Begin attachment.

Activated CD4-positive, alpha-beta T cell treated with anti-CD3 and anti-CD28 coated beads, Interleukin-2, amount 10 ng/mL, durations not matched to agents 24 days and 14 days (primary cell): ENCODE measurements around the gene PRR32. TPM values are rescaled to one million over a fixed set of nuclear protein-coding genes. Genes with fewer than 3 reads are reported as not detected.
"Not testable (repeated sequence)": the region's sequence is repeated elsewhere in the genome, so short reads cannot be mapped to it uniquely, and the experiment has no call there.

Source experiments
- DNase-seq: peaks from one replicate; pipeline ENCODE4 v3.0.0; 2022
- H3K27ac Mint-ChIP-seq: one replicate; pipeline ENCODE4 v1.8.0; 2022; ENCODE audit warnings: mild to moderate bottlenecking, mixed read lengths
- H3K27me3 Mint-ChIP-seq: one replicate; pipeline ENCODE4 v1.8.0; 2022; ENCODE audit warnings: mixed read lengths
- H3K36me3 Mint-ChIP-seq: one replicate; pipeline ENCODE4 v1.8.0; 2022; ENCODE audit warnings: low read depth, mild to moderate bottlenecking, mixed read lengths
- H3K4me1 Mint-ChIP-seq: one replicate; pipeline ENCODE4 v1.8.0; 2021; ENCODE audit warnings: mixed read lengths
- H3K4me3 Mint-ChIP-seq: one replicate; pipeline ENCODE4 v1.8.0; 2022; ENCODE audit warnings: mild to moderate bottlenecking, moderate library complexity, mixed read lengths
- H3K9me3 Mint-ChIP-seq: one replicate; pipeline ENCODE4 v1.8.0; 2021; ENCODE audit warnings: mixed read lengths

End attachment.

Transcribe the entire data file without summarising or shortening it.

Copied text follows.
Activated CD4-positive, alpha-beta T cell treated with anti-CD3 and anti-CD28 coated beads, Interleukin-2, amount 10 ng/mL, durations not matched to agents 24 days and 14 days (primary cell): ENCODE measurements around the gene PRR32. TPM values are rescaled to one million over a fixed set of nuclear protein-coding genes. Genes with fewer than 3 reads are reported as not detected.
"Not testable (repeated sequence)": the region's sequence is repeated elsewhere in the genome, so short reads cannot be mapped to it uniquely, and the experiment has no call there.

Source experiments
- DNase-seq: peaks from one replicate; pipeline ENCODE4 v3.0.0; 2022
- H3K27ac Mint-ChIP-seq: one replicate; pipeline ENCODE4 v1.8.0; 2022; ENCODE audit warnings: mild to moderate bottlenecking, mixed read lengths
- H3K27me3 Mint-ChIP-seq: one replicate; pipeline ENCODE4 v1.8.0; 2022; ENCODE audit warnings: mixed read lengths
- H3K36me3 Mint-ChIP-seq: one replicate; pipeline ENCODE4 v1.8.0; 2022; ENCODE audit warnings: low read depth, mild to moderate bottlenecking, mixed read lengths
- H3K4me1 Mint-ChIP-seq: one replicate; pipeline ENCODE4 v1.8.0; 2021; ENCODE audit warnings: mixed read lengths
- H3K4me3 Mint-ChIP-seq: one replicate; pipeline ENCODE4 v1.8.0; 2022; ENCODE audit warnings: mild to moderate bottlenecking, moderate library complexity, mixed read lengths
- H3K9me3 Mint-ChIP-seq: one replicate; pipeline ENCODE4 v1.8.0; 2021; ENCODE audit warnings: mixed read lengths